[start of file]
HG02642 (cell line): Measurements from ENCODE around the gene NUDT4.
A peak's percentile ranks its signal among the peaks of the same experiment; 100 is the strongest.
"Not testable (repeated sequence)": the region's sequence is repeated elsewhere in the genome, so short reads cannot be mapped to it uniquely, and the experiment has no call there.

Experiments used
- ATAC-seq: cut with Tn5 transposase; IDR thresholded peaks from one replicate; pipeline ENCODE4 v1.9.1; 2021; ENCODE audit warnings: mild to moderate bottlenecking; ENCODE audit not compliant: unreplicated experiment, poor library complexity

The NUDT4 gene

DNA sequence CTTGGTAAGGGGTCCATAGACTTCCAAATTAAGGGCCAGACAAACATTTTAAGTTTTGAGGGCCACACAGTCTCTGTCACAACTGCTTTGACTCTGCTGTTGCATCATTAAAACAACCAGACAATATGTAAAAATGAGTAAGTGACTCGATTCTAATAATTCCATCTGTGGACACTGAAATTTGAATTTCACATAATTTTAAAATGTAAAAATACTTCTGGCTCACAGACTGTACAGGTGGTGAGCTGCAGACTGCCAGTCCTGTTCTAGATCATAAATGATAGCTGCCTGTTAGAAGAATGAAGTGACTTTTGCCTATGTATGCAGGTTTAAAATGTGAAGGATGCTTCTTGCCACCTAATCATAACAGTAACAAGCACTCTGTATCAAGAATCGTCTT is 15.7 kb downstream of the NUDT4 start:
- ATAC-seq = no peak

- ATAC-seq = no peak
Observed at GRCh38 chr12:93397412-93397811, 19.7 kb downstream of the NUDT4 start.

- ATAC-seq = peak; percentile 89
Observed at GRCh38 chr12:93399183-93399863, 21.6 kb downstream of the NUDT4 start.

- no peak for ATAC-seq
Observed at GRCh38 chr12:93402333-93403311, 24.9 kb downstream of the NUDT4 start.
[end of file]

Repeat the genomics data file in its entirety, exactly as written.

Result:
HG02642 (cell line): Measurements from ENCODE around the gene NUDT4.
A peak's percentile ranks its signal among the peaks of the same experiment; 100 is the strongest.
"Not testable (repeated sequence)": the region's sequence is repeated elsewhere in the genome, so short reads cannot be mapped to it uniquely, and the experiment has no call there.

Experiments used
- ATAC-seq: cut with Tn5 transposase; IDR thresholded peaks from one replicate; pipeline ENCODE4 v1.9.1; 2021; ENCODE audit warnings: mild to moderate bottlenecking; ENCODE audit not compliant: unreplicated experiment, poor library complexity

The NUDT4 gene

DNA sequence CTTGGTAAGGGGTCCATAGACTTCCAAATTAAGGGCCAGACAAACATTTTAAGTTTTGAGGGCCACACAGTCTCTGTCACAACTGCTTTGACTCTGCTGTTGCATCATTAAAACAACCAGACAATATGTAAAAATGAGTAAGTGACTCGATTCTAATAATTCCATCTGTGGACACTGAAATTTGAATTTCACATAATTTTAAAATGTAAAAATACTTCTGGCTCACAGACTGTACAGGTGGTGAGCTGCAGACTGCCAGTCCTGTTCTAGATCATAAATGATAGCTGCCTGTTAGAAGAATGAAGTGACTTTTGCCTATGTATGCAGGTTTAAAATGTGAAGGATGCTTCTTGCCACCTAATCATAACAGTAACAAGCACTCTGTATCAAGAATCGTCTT is 15.7 kb downstream of the NUDT4 start:
- ATAC-seq = no peak

- ATAC-seq = no peak
Observed at GRCh38 chr12:93397412-93397811, 19.7 kb downstream of the NUDT4 start.

- ATAC-seq = peak; percentile 89
Observed at GRCh38 chr12:93399183-93399863, 21.6 kb downstream of the NUDT4 start.

- no peak for ATAC-seq
Observed at GRCh38 chr12:93402333-93403311, 24.9 kb downstream of the NUDT4 start.